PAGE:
With its opening late last year, the Gardener’s Lodge Café made the history of Victoria Park come full circle. The mostly Aboriginal-owned café, housed in a disused sandstone gatekeeper’s cottage on the edge of the Park, stands alongside a traditional waterhole used for gatherings by the Gadigal people. Add to this the café’s spotlight on native produce, and it marks something of a return to the original use of the land.
Our native flora and fauna crop up throughout an otherwise standard café menu: think kangaroo pie with bush tomato sauce, buttermilk wattleseed pancakes, and “bush syrup” cordials made from native spearmint or dessert lime. The addition of alpine pepper lends gentle warmth to a small tower of sweet corn and zucchini fritters, while a pineapple frappe gets a zesty kick from the addition of mintbush. The food is simple, the flavours clean and fresh, although unlike traditional bush tucker, it doesn’t come cheap – most dishes cost between $10-$20, with juices hovering around the $6 mark.
What makes this café so special, however, is its social purpose. Run by hospitality teacher Aunty Beryl Van-Oploo, an elder of the Gamilaroi people from northern NSW, the business is designed to give work experience to Aboriginal and Torres Strait Islander students from the nearly Yaama Dhiyaan Hospitality Training College. The staff are correspondingly helpful and enthusiastic, adding to the cheery feel of the place. The clientele seem to feel it too: the outdoor terrace, overlooking the duck ponds, is buzzing with a mix of merry old nannas dining out on Groupon vouchers and students scoffing Persian sour cherry bread over their readings.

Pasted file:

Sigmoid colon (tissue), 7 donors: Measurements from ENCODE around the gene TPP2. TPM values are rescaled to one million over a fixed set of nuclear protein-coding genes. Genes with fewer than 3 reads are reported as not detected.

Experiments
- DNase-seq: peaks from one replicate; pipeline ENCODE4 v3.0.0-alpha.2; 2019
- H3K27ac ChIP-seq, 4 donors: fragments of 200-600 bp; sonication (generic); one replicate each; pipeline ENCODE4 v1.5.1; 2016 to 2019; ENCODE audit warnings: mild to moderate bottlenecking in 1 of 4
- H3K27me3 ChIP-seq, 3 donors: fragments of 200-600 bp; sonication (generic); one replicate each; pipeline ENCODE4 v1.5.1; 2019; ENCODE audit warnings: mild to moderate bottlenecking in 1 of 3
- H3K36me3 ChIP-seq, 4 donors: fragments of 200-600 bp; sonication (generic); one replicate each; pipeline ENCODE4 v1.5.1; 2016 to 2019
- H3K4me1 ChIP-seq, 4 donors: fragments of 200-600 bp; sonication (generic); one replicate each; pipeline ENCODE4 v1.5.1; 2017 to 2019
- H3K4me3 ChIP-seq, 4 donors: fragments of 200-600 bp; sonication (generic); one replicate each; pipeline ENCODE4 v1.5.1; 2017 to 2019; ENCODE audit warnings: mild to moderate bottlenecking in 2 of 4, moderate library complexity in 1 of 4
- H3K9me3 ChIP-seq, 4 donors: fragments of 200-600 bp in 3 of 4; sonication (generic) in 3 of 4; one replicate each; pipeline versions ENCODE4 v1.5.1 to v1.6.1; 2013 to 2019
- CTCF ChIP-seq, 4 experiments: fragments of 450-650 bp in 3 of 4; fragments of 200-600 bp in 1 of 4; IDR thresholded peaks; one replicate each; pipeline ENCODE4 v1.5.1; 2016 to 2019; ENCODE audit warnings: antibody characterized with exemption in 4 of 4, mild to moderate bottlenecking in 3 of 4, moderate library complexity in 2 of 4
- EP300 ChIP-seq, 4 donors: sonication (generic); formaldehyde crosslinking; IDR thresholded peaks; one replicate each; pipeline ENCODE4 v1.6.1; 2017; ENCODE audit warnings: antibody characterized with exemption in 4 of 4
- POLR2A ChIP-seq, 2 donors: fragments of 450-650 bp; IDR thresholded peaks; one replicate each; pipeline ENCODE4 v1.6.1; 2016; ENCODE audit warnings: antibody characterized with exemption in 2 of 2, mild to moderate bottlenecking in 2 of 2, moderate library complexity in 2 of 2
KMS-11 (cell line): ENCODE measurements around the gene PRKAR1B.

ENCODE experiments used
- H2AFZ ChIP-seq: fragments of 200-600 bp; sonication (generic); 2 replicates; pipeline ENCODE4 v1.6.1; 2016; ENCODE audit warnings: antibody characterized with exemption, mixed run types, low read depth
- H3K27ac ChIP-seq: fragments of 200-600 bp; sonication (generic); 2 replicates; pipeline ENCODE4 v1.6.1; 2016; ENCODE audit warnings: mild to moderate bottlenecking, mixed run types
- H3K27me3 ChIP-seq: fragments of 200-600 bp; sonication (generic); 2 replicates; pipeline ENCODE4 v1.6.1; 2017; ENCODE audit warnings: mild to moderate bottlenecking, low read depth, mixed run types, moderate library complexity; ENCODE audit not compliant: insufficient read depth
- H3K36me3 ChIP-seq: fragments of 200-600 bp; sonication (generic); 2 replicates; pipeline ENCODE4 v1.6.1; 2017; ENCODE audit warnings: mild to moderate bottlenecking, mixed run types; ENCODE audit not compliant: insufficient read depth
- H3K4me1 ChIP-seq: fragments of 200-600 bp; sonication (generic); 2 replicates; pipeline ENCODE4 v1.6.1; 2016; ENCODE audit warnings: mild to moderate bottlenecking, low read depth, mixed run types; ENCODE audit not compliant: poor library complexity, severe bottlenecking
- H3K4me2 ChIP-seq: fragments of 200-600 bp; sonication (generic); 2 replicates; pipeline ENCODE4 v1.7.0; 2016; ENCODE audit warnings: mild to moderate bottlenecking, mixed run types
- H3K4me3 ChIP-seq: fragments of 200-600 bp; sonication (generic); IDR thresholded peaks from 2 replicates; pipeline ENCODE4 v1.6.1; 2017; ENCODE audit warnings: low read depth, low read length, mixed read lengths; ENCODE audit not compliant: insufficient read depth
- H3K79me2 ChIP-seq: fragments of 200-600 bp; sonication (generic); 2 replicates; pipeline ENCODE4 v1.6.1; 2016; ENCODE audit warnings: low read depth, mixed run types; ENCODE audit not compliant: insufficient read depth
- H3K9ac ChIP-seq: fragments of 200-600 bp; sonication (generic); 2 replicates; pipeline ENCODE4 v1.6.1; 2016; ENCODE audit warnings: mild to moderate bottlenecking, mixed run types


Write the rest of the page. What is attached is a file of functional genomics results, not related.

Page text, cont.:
If you’re feeling like a solid feed, or fancy a wander through the park, the Gardener’s Lodge Café makes for a peaceful place to stop off and sample some tucker.